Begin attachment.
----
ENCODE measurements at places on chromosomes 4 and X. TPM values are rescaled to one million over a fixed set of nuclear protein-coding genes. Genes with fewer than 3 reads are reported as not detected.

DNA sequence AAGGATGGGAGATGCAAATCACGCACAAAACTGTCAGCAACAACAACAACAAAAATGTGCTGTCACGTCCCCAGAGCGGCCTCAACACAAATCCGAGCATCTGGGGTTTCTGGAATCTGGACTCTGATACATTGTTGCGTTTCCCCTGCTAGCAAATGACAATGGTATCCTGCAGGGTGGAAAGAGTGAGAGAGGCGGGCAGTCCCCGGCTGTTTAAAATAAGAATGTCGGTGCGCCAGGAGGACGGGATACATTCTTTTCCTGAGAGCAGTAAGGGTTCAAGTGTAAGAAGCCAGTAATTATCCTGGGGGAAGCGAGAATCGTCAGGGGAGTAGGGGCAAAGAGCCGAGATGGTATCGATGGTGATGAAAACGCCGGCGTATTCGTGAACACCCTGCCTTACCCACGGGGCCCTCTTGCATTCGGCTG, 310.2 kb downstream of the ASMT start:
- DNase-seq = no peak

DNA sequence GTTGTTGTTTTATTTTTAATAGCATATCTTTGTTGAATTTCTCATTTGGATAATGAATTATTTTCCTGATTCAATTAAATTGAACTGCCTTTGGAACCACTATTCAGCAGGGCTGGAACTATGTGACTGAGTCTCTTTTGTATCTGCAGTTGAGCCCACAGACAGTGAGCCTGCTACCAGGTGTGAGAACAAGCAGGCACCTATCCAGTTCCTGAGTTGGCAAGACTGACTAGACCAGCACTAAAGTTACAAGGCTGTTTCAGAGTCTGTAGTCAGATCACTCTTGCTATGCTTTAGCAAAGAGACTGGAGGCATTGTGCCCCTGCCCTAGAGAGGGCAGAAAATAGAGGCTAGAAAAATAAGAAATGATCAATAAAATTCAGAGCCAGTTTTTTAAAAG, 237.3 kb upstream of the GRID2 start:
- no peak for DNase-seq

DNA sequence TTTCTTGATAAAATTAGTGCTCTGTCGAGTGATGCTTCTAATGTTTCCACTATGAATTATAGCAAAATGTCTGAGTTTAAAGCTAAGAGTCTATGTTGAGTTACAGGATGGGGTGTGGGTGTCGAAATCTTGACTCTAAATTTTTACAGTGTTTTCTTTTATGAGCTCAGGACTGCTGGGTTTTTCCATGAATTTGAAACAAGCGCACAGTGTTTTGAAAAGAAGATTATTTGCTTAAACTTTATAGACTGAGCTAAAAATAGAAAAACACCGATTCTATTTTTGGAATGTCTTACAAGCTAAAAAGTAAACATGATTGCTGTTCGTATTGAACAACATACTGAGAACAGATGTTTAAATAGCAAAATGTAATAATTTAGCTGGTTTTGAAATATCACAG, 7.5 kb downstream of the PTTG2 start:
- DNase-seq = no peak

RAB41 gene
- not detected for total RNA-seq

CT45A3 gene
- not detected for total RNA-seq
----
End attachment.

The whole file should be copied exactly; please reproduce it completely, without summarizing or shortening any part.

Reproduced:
ENCODE measurements at places on chromosomes 4 and X. TPM values are rescaled to one million over a fixed set of nuclear protein-coding genes. Genes with fewer than 3 reads are reported as not detected.

DNA sequence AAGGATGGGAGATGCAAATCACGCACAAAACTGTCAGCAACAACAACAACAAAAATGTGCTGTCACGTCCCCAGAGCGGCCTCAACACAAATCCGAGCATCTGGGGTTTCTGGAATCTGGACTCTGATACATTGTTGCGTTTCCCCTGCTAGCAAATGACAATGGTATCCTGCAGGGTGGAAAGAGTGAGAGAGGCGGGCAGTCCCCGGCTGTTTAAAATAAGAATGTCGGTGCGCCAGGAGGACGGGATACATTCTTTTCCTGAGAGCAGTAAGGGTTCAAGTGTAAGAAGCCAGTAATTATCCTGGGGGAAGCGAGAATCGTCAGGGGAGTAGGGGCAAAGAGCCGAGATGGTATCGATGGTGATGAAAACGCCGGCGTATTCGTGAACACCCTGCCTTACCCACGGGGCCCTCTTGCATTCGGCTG, 310.2 kb downstream of the ASMT start:
- DNase-seq = no peak

DNA sequence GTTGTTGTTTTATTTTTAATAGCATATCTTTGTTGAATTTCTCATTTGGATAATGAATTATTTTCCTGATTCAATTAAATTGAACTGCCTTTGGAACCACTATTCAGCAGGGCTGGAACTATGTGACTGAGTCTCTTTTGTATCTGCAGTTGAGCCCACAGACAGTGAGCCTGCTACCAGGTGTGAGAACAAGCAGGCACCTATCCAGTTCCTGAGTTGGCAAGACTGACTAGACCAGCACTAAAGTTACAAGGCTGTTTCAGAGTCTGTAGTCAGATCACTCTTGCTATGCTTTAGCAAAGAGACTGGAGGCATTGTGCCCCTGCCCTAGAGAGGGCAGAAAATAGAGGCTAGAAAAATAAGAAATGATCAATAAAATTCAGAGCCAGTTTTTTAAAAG, 237.3 kb upstream of the GRID2 start:
- no peak for DNase-seq

DNA sequence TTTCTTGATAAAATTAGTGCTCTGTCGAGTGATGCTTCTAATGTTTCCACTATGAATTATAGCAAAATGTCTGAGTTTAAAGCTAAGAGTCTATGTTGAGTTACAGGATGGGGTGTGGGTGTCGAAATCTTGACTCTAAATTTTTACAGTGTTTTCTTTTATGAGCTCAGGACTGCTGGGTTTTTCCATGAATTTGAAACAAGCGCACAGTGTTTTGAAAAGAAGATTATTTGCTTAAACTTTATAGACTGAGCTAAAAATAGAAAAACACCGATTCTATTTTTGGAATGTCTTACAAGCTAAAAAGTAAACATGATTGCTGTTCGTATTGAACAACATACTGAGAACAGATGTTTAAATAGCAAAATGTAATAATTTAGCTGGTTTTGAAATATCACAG, 7.5 kb downstream of the PTTG2 start:
- DNase-seq = no peak

RAB41 gene
- not detected for total RNA-seq

CT45A3 gene
- not detected for total RNA-seq